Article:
Books on Wars and Genocides

Remnant from Stari Most (Old Bridge) in Mostar, Bosnia and Herzegovina destroyed on November 9, 1993.

Never again is a phrase we hear over and over and over again when we talk of war and genocides. And yet, history continues to repeat itself. In part, history repeats itself because we don’t know the past. Few want to dive into the horrors that occurred from country to country. Most find it to be “too much” and feel they cannot stomach these realities. But we must.

We must turn into suffering. We must bear witness to what has happened. We must have the courage to confront gruesome truths.

And so I offer a brief list of books (and encourage anyone to add books in the comments) on war and genocides. I have purposefully not included books on the Holocaust, not because they aren’t important but because I wanted to highlight that these atrocities have happened around the world, despite our promises of “never again.”

  • We Wish to Inform You That Tomorrow We Will Be Killed with Our Families, Philip Gourevitch
  • An Imperfect Offering: Dispatches from the Medical Frontline, James Orbinski
  • A Problem from Hell: America and the Age of Genocide, Samantha Power
  • A Long Way Gone: Memoirs of a Boy Soldier, Ishmael Beah
  • Not On Our Watch, Don Cheadle & John Prendergast
  • Madness Visible: A Memoir of War, Janine di Giovanni
  • Ghosts by Daylight: A Modern-Day War Correspondent’s Memoir of Love, Loss, and Redemption, Janine di Giovanni
  • The Morning They Came for Us, Janine di Giovanni
  • Shake Hands with the Devil, Romeo Dallaire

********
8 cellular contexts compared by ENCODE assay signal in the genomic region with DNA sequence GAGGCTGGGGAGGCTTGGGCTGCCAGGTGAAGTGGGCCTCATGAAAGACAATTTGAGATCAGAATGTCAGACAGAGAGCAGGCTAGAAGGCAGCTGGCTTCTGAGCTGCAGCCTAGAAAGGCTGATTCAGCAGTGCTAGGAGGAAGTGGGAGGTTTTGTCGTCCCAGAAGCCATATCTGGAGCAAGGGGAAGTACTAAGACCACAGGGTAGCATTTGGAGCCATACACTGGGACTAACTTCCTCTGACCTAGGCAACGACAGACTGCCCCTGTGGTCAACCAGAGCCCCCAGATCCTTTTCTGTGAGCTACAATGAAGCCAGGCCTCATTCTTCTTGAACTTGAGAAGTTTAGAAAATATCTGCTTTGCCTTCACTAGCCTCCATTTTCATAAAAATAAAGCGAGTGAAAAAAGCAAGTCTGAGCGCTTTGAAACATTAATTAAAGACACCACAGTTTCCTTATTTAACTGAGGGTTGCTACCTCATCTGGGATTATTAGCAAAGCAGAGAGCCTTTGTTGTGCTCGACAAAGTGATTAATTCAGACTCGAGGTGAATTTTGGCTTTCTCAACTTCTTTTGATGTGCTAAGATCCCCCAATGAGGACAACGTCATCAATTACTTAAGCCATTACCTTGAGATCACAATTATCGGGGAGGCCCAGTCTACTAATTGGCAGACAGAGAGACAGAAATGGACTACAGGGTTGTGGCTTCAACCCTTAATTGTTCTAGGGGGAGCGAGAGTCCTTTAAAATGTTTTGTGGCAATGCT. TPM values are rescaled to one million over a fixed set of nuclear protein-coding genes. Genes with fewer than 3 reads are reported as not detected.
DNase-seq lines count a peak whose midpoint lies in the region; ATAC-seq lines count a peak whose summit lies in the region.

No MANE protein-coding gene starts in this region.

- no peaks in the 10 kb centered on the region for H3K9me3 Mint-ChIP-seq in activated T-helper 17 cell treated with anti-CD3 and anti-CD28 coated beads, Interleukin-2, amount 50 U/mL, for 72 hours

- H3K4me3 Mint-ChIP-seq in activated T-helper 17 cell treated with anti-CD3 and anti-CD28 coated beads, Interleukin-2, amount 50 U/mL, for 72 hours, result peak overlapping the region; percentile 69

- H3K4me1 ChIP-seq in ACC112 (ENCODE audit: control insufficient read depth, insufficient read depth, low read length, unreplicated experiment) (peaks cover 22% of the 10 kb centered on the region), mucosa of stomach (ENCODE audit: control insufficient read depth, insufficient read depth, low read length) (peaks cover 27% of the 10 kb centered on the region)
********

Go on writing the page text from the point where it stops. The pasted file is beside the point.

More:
• Balkan Ghosts: A Journey Through History, Robert Kaplan
  • The Bone Woman: A Forensic Anthropologist’s Search for Truth in the Mass Graves of Rwanda, Bosnia. Croatia, and Kosovo, Clea Koff
  • Endgame: The Betrayal and Fall of Srebrenica, David Rhode
  • They Poured Fire on Us From the Sky,  Benjamin AjakBenson DengAlephonsion DengJudy A. Bernstein
  • First They Killed my Father: A Daughter of Cambodia Remembers, Loung Ung
  • The Bosnia List, Kenan TrebincevicSusan Shapiro
  • Strength in What Remains, Tracy Kidder

Read and turn in.

2 Responses to Books on Wars and Genocides

  1. Rie Lopez says:

    Excellent post! History is rich with pain and suffering that the general consciousness tries to gloss over. I find that it is most challenging to continue to turn in when I would rather look away. Sometimes, I feel it would be, perhaps, safer to my mind to not know. But, if we really mean “never again” we need to know and take active steps against atrocities.

    • Thank you. Our hearts are so broken these days – with our own struggles and with current events. I sometimes remind myself when it hurts that these individuals cannot turn away and that if I do turn away doesn’t mean it has stopped. All of this affects us whether we pay attention or if we look away. Even if we don’t think it’s directly affecting us, it’s all connected. And in that way, it helps me know that I do have power, I am not helpless, I can learn and bear witness if nothing else and in that way start to stop and prevent history from repeating itself.

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